Here’s a way to keep dust to a minimum when you have a lot of drywall joints and surfacing compound to sand. Using duct tape, attach a standard swivel-head drywall pole sander to the rigid extension tube of your wet/dry shop vacuum. Keep the vacuum nozzle close to the sandpaper, and just below it. You’ll also need an extra length of hose for your vacuum to reach the ceiling and into corners. — Bruce Wallick
Small-Shop Space Saver
I have a small shop with a lot of bench-top power tools (table saw, router table, scroll saw, miter saw), and I use all of them often. To keep the shop uncluttered, yet everything close at hand, I mount all my bench-top tools on 1/2- in. thick plywood bases, and store them on hooks on the wall. When I need the tool, I just clamp the plywood base to my worktable with two large C-clamps. — Roger L. Favorite
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Do you manage to cave in your gutters every time you lean a ladder against them? Try this: In the area or areas where you’ll place your ladder, drill two 3/16-in. holes, and drive two 7-in. galvanized spikes with 5-in. ferrules into the gutters behind where each leg will rest. The ferrules will support the ladder’s weight instead of the gutter. Most home centres sell standard gutter spikes and ferrules. — Randy Lucas
Fence Post Holder
As a novice sinker of fence posts, I was having a heck of a time keeping the post plumb while pouring concrete into the hole. My Workmate workbench saved the day. Here’s the system: Simply position the workbench over the hole, clamp the post in place in the workbench, plumb it, then pour the concrete. By the time you have the next hole dug, the concrete will be firm enough to gently lift the workbench off the post. — Peter Gallagher
Old Caulk Remover
Need to remove that old caulk from your siding or from around your windows and doors? Nothing works better in my book than a hole-punch can opener. For better leverage, make a handle by cutting a slot in a 1-in. dowel. Then flatten the handle end of the opener in a vise, and secure it in the slot with a bolt and nut. — Fred Horlander
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Staple And Tack Puller Fulcrum
After removing carpeting and padding, I had a million tacks and staples to remove from my hardwood floors. To protect the floors, I tore strips of duct tape 3/4 in. wide and wrapped about 10 or 12 layers very tightly just above the base of the tack puller. This not only provided protection, but a bonus fulcrum that made pulling the tacks a breeze. I also filed a sharp edge on the tack puller to help get under tack heads and staples without damaging the floor. Be sure to wear safety glasses! — Vincet J. Santilli.
Steady Miter Box
I always had a hard time manipulating my miter box, the miter saw and the piece I was cutting all at the same time. So I screwed a piece of 2×2 to the bottom of the miter box. Now I clamp the 2×2 in a vise and cut clean, accurate miters every time. — Robert Hartog
Our back door entry was a minefield of shoes, hats, gloves and jackets. This easy-to-make egg crate-type shoe case solved our problem. The inner partitions are 1/4-in. plywood, double-notched to slip together. The sides are 3/4 in., and the top and bottom are 1/2-in. plywood. Coat hooks above complete the package. — Tyler Woods
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Drill Bit Holder
A block of rigid foam makes an inexpensive and handy drill bit holder. Just poke the bits into the foam, reusing the same hole each time you return a bit. Push the bits almost all the way to the bottom of the foam block, so the holder won’t be top-heavy and tumble over. — Terry Andrews
After you finish painting, and before you close the paint can, paint a line across the label to show the paint level. That way you’ll know how much and what colour paint is in the can without opening it. — Lulu Thompson
Fiberglass window screening gets spotted and discoloured after a few seasons in the sun. Bring your screens back to life with an automotive vinyl protectant. Hold a sponge behind the screen when you spray to catch the spray-through, then wipe over the entire screen on both sides. It’ll make them look like new for several more seasons. — Jim Maurer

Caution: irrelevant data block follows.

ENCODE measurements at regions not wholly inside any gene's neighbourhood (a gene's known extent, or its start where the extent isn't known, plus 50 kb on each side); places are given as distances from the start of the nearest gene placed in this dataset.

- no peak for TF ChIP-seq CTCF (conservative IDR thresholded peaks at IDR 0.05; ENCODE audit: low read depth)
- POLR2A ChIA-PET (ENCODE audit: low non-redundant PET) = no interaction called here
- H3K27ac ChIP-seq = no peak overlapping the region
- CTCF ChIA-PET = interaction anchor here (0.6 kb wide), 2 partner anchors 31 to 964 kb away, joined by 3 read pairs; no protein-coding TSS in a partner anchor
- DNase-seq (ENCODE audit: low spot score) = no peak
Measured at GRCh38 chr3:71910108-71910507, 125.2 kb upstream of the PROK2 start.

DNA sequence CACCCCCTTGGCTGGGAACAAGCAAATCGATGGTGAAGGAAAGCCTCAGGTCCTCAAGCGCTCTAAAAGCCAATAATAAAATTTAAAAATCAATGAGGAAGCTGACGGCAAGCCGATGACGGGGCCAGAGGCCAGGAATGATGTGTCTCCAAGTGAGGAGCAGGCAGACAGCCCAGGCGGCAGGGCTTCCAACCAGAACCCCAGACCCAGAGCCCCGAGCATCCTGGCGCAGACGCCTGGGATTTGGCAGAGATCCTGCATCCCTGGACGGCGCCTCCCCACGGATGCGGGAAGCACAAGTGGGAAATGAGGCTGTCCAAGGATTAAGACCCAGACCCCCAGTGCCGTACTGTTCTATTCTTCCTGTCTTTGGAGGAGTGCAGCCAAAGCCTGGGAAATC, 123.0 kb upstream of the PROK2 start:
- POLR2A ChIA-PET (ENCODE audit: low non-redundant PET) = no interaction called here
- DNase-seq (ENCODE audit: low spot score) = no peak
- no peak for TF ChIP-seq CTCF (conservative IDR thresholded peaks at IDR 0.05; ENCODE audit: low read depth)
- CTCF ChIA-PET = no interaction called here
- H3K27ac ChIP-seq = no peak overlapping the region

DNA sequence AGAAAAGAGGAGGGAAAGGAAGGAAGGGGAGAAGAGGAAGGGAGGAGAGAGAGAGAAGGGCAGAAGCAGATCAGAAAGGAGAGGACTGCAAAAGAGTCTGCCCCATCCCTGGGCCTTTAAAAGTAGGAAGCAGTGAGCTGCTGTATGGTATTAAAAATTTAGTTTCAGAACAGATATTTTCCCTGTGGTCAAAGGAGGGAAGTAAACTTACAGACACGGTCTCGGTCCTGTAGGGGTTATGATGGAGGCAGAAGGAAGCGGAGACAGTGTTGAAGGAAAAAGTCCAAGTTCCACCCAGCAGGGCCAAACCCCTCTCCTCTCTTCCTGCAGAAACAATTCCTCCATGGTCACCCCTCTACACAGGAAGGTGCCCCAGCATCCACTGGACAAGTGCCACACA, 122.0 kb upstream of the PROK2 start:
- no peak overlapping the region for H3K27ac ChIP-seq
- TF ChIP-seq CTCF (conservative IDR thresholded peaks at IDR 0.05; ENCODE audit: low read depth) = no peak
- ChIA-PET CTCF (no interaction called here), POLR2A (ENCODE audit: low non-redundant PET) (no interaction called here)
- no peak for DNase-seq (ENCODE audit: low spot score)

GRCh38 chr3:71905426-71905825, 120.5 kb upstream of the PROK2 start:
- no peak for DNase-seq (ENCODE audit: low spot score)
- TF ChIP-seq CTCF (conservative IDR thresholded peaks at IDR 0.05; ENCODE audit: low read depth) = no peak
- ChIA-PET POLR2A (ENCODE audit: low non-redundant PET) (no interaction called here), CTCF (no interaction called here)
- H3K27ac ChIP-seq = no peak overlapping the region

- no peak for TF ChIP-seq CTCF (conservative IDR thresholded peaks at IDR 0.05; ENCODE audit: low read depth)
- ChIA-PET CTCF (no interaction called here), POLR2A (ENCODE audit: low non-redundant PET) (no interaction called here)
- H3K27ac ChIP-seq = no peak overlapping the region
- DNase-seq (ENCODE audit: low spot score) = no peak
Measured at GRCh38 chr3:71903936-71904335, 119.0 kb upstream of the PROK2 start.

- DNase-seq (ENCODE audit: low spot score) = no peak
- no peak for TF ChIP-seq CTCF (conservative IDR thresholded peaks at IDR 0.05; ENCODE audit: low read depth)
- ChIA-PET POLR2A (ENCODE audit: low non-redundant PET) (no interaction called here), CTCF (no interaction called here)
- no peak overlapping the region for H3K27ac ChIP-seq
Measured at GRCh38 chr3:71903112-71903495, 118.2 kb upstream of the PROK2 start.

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Cut It Straight
When ripping a bowed piece of lumber with a circular saw, here’s how to keep the strip you’re cutting off a consistent width for the full length of the board: Line up the saw blade with the cut mark at the desired width. Make a pencil mark on the shoe of the saw directly above the board edge. Now when you push the saw the length of the board, just keep the pencil mark on the shoe lined up with the edge of the board. Important: Before cutting one-third of the way, tap a wedge into the cut to keep it from closing up and causing the saw to kick back. — Thomas Roberts
Power Cord Keeper
To keep power cords out of my way when I’m working with a portable power tool, I usually secure the cord at my side, using a 6-in. loop of Velcro fastener to attach it to my belt loop. — John Simmelink
Curtain Rod Plant Pole
My all-time favourite poles for supporting plants, both indoors and outdoors, are sections of brass-plated curtain rods. They’re rust-resistant, inexpensive and attractive. — Carol Crump
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Trash Bag Holder
You can buy fold-up lawn and garden bag holders for good money at the hardware store, but an old TV tray frame works just as well—maybe better—and it’s free. It’s the perfect size for a 30-gallon bag; for larger bags, tie a knot in the edge to take up the slack. — Tim Phelon
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Here’s a way to be a neater painter: Save some extra paint can lids, make three cuts with a hacksaw as shown, discarding the triangular centre section. Snap one of the cut pieces into the groove of the can. Use it to wipe your brush and you won’t have paint running down the side of the can or into the can’s groove. — Marilyn Parker
If you need to draw a large circle, and you’re tired of hunting through the kitchen cabinets for the right-sized bowl or plate to trace around, try this: Use a length of heavy-gauge wire or light metal rod. File a pointed tip on the bottom end and bend it slightly one-third of the way from the top. Then attach it securely to a long pencil with duct tape. Bend the wire as needed to give you the size circle you want. — Carol Crump
Pickup Bed Rack
Here’s a great hold-it-in-place cargo rack for the bed of your pickup. Use either 1x3s or 2x4s, depending on how much weight you’ll need to restrain. Screw the four pieces together to fit just inside the wheel wells, as shown, with ears extending ahead of and behind the wells. Tools, sandbags and other items will stay where you want them. — Gary Coffman